IAA-CSIC is co-managing an instrument that will orbit around the Sun on board the Solar Orbiter mission (ESA)

Solar Orbiter (ESA) will travel around the Sun to study both solar physics and the Sun’s influence on the interplanetary medium, using instruments of local measurement as well as remote surveyal

Artistic representation of SOLAR ORBITER mission

The Solar Orbiter mission has extraordinary characteristics: unlike the majority of spaceships, it will not orbit around the Earth but rather around the Sun, at a distance similar to that of Mercury’s orbit, which will give it a unique vantage point and allow it to observe the solar poles. Its instruments will take local as well as remote measurements which will for the first time yield a comprehensive vision of solar physics as well as of the heliosphere. SO/PHI, co-managed by the Institute of Astrophysics of Andalusia (IAA-CSIC), will be the largest and perhaps most complex instrument on board the spaceship.

The mission, scheduled to be launched in July 2017, will orbit five times around the Sun in the course of two and a half years. "The orbital mechanics which will bring the spaceship in the vicinity of the sun are complex and very beautiful: they are based on successive gravitational pulls from the Earth and Venus, and they will elevate the orbital plane in such a way that we can access the high latitudes of the sun and obtain the first quality view of the magnetic field in its poles”, says Jose Carlos del Toro Iniesta, IAA astronomer and main associated researcher using the SO/PHI instrument. 


The main objective of SO/PHI is to map out precisely the solar magnetic field, which is responsible for practically all phenomena observed on the Sun, such as sunspots, solar storms or solar winds (a continuous flow of electrically charged particles emanating from the Sun and travelling through interplanetary space). SO/PHI will also measure the speed of plasma in the photosphere, the innermost layer of the Sun’s atmosphere and origin of the solar winds.

SO/PHI is the heir of IMaX, an instrument designed in Spain for the SUNRISE mission, and it is the heaviest and most energy consuming instrument on board Solar Orbiter (thirty kilograms and thirty watts). This instrument, which includes two telescopes, was designed for imaging, polarimetry and spectroscopy. "It will do everything that can be done in astronomy with light", says Del Toro (IAA-CSIC).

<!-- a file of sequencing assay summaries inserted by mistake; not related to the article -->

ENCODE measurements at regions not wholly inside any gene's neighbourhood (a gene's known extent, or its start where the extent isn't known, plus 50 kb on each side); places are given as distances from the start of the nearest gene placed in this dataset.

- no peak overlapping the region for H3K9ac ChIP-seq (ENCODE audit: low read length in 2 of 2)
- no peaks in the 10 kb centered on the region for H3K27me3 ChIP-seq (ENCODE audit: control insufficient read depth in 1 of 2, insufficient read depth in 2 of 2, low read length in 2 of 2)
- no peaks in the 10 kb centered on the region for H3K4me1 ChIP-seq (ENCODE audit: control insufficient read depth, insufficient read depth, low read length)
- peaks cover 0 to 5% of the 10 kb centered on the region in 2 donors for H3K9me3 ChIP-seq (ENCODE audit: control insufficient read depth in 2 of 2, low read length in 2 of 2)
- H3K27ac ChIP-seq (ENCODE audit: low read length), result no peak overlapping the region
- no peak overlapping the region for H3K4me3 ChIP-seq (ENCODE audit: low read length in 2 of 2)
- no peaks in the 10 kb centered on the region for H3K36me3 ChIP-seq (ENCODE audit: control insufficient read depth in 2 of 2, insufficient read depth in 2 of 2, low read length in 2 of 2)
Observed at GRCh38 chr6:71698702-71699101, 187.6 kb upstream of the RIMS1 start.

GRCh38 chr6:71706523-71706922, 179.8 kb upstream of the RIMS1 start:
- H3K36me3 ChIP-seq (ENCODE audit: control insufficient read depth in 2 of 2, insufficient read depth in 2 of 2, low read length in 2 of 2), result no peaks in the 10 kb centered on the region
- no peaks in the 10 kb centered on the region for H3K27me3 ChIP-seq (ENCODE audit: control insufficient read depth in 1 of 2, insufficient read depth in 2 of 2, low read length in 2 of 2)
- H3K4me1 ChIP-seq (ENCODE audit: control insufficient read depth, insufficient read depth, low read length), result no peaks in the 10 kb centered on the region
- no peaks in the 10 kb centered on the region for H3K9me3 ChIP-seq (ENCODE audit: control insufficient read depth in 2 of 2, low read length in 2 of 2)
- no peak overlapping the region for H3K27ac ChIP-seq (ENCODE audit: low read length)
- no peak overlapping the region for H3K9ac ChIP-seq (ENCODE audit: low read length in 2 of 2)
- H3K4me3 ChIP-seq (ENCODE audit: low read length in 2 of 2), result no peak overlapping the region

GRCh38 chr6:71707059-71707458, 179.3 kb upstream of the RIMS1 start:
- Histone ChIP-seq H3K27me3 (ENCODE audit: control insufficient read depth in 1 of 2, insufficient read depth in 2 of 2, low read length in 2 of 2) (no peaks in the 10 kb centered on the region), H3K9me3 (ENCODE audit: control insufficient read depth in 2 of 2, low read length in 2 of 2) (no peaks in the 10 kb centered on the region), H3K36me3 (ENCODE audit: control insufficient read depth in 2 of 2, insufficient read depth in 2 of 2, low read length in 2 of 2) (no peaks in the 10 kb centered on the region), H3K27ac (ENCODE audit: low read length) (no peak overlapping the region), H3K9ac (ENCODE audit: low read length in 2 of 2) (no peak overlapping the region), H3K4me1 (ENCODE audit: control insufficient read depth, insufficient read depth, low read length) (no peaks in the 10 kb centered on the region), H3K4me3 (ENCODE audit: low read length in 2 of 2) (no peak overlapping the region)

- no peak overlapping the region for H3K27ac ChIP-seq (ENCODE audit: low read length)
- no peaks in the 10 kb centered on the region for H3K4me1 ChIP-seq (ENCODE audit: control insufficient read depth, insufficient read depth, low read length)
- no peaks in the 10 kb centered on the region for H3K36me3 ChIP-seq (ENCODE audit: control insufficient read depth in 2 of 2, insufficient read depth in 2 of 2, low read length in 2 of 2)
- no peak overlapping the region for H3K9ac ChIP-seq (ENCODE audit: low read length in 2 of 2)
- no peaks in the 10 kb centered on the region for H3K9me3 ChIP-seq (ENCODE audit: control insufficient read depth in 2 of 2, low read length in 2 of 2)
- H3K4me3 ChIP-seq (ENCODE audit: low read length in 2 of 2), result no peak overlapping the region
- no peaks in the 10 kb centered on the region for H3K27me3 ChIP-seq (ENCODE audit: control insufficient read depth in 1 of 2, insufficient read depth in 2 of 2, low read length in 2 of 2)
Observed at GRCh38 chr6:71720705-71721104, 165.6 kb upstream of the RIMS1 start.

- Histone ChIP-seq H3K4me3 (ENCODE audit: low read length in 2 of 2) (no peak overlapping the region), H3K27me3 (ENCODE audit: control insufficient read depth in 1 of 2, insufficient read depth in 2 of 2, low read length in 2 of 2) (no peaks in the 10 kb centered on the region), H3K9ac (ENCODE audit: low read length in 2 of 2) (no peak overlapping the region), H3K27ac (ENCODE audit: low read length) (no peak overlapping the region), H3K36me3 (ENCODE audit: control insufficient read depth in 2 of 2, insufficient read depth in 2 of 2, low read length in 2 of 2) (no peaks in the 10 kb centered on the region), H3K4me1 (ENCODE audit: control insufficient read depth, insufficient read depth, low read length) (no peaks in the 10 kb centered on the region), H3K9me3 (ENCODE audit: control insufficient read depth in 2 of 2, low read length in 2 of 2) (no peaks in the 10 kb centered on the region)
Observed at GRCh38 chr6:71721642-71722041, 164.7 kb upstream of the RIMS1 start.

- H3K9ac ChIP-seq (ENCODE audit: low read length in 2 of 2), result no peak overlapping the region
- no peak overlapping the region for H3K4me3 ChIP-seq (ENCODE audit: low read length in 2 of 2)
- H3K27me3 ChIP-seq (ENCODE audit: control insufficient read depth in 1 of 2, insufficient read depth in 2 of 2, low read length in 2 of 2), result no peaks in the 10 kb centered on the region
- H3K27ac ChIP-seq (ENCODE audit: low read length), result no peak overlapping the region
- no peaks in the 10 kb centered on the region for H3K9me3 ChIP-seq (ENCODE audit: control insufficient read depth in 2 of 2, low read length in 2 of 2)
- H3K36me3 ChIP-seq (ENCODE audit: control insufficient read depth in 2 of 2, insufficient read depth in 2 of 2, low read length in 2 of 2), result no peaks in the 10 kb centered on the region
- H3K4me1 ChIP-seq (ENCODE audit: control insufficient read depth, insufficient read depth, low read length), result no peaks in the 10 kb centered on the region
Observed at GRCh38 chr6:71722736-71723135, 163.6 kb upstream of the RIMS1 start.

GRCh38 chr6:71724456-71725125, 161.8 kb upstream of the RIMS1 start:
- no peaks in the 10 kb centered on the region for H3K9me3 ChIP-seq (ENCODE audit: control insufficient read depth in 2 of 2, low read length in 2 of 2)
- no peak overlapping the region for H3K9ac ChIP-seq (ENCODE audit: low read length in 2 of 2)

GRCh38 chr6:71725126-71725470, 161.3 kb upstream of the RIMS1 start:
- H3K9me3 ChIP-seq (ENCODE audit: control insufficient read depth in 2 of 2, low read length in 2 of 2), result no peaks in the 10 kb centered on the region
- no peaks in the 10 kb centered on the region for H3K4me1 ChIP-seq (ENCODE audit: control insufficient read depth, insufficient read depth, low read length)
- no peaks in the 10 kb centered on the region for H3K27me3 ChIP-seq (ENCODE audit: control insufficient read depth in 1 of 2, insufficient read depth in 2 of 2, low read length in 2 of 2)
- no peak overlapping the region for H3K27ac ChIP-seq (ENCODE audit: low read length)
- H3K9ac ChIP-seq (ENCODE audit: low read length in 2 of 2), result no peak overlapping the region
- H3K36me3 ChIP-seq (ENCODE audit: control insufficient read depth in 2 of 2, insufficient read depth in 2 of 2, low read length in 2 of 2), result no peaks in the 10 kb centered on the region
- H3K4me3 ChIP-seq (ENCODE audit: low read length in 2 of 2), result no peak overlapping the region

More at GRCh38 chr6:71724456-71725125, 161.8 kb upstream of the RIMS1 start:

Another singularity of SO/PHI is that instead of transmitting primary data, it will do the science on board: a device designed by IAA-CSIC, with a speed equivalent to fifty networked computers, will transform these measures into maps of physical solar magnitudes; the former will be destroyed to liberate memory space and the latter will be sent to Earth.  

"Never before has a space instrument worked like this”, says Jose Carlos Del Toro Iniesta (IAA-CSIC). “It implies a risk which is difficult to accept, but it was the only solution. Distance limits the transmission of data to one megabyte per day, and that has to be split between ten instruments. During observation periods SO/PHI will generate about three hundred and twenty gigabytes per minute, so the only way to make the instrument worthwhile was to analyze the information on board".

SO/PHI is being developed by an international consortium (45% German, 40% Spanish, 10% French and the rest from other countries). Coordinating the Spanish part was the responsibility of the Institute of Astrophysics of Andalusia (IAA-CSIC), in collaboration with the Institute of Astrophysics of the Canary Islands (IAC), the National Institute of Aerospace Technics (INTA), the universities of Valencia and Barcelona, and the Polytechnic University of Madrid.


Artistic representation of the mission (ESA).


The solar orbit mission is different from its predecessors in that it will study the entire solar physics and the interplanetary medium: it will observe how the sun influences its environment and what the origin of that influence is. The mission will follow an elliptic orbit around the Sun and, during the window of maximum proximity, will rotate with it, which will permit an unprecedented comprehension of solar structures by combining high resolution and temporal continuity.

Moreover, it will yield the first quality vision of the polar magnetic field, key to understanding the change in magnetic polarity the Sun undergoes every eleven years and whose mechanism is unknown. Finally, the mission will use helioseismology techniques to study what goes on inside the Sun.

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